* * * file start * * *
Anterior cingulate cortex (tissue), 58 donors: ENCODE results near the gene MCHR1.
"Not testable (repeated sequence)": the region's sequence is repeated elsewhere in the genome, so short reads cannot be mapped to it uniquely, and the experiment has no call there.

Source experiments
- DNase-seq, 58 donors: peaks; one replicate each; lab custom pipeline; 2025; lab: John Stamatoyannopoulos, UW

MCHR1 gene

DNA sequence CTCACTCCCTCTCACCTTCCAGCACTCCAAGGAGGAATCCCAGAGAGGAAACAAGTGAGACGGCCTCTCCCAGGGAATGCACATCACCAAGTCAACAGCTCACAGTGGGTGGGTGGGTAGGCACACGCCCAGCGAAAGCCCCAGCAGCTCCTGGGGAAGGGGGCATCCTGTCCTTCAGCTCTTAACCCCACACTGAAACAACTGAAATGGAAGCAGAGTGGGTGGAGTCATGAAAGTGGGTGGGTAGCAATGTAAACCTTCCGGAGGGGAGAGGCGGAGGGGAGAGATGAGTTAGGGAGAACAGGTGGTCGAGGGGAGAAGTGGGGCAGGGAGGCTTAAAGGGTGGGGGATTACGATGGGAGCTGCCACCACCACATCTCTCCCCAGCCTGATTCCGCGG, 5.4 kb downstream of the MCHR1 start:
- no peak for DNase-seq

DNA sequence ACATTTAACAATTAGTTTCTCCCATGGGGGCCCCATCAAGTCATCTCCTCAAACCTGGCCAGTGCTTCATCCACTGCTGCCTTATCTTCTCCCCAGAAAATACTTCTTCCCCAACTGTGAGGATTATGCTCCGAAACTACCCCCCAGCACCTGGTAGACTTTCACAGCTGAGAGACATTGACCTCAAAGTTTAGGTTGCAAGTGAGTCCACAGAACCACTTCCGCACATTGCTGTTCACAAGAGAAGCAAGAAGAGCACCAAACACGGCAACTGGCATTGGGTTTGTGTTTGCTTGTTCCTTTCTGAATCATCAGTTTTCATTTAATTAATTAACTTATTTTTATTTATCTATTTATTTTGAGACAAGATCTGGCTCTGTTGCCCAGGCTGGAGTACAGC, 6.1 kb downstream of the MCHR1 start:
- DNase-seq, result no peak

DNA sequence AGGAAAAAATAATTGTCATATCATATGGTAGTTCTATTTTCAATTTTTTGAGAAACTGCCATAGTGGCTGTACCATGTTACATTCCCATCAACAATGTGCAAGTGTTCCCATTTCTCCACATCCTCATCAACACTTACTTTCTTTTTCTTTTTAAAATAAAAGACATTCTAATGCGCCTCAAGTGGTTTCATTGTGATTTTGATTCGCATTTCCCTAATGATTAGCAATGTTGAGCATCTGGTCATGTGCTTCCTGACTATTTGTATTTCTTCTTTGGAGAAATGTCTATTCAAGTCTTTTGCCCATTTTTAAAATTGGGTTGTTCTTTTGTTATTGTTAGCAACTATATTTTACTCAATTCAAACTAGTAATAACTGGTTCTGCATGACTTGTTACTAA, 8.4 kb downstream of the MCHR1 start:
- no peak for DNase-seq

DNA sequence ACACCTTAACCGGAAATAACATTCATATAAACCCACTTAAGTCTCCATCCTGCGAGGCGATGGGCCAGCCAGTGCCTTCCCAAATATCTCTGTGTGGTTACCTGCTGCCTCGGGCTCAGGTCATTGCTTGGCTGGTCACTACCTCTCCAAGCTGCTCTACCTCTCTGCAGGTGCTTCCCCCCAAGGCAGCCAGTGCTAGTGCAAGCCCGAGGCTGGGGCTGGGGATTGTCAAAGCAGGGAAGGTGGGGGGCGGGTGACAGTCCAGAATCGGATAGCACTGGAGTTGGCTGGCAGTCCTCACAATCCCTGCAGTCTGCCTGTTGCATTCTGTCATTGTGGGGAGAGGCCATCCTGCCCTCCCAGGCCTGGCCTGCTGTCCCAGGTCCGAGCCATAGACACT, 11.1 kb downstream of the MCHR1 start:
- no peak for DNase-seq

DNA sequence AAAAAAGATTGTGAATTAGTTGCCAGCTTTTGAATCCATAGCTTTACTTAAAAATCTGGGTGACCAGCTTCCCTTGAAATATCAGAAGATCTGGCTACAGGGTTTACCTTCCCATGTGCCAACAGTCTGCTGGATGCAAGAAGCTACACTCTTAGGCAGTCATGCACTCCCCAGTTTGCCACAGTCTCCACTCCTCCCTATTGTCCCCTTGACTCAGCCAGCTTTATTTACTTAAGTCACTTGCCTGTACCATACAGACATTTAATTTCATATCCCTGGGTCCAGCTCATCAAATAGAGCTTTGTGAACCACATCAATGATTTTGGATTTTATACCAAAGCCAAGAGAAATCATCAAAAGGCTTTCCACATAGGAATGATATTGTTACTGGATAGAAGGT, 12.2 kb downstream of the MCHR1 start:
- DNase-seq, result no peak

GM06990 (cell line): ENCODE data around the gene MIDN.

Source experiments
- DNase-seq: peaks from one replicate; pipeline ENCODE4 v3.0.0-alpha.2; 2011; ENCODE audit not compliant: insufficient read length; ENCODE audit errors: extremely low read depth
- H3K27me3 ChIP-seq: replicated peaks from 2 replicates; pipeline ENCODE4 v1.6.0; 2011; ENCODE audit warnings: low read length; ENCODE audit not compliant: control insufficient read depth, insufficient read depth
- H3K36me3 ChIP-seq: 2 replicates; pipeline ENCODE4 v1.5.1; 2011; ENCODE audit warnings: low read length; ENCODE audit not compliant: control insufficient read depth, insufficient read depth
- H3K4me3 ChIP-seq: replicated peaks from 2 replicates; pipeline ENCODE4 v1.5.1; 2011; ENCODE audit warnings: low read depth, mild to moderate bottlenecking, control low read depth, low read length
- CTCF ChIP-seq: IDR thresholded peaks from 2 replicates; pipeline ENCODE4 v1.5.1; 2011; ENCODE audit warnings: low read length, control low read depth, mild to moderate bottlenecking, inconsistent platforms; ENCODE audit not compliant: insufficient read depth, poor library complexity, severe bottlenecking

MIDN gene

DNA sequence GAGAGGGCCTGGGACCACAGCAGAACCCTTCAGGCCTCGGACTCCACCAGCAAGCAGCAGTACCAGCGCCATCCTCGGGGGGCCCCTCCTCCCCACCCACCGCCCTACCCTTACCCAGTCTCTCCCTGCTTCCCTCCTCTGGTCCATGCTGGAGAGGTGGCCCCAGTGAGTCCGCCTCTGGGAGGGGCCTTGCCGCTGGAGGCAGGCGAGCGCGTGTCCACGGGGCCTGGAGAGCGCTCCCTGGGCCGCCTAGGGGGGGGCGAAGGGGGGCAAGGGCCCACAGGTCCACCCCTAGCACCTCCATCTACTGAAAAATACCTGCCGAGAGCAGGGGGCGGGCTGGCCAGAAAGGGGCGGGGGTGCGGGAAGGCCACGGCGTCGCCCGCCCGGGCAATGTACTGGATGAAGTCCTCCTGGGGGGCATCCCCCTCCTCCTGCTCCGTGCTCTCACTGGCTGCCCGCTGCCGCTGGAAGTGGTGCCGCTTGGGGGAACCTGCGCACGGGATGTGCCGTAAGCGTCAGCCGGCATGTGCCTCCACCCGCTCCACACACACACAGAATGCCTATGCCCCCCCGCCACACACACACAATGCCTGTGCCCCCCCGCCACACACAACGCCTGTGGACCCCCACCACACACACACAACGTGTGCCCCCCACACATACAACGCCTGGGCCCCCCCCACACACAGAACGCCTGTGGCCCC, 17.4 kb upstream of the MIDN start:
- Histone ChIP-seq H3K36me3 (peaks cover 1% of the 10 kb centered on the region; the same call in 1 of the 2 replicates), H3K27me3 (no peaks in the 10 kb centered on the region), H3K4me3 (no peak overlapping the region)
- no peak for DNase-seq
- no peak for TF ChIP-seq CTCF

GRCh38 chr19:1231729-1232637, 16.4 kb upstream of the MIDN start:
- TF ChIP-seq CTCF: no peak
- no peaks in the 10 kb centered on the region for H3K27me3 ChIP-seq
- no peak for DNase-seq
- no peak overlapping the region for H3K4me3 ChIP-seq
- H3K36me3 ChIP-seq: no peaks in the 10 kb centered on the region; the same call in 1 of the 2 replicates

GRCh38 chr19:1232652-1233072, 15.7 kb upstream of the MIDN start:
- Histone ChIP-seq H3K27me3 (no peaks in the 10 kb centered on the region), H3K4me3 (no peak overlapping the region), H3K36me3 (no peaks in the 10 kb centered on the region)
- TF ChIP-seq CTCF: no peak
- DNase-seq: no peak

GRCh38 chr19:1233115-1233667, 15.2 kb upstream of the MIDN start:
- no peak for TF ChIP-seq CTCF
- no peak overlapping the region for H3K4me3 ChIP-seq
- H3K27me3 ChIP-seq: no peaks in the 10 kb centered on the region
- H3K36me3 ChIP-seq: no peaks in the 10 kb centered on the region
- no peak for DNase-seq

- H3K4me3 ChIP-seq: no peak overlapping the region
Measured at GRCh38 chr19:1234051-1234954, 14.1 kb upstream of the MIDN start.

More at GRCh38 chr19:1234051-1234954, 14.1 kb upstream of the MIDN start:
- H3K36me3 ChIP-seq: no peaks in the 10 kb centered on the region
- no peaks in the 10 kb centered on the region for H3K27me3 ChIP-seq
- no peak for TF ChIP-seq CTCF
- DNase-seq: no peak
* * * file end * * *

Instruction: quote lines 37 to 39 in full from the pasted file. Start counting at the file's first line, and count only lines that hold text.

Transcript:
- DNase-seq: no peak

GRCh38 chr19:1233115-1233667, 15.2 kb upstream of the MIDN start:
- no peak for TF ChIP-seq CTCF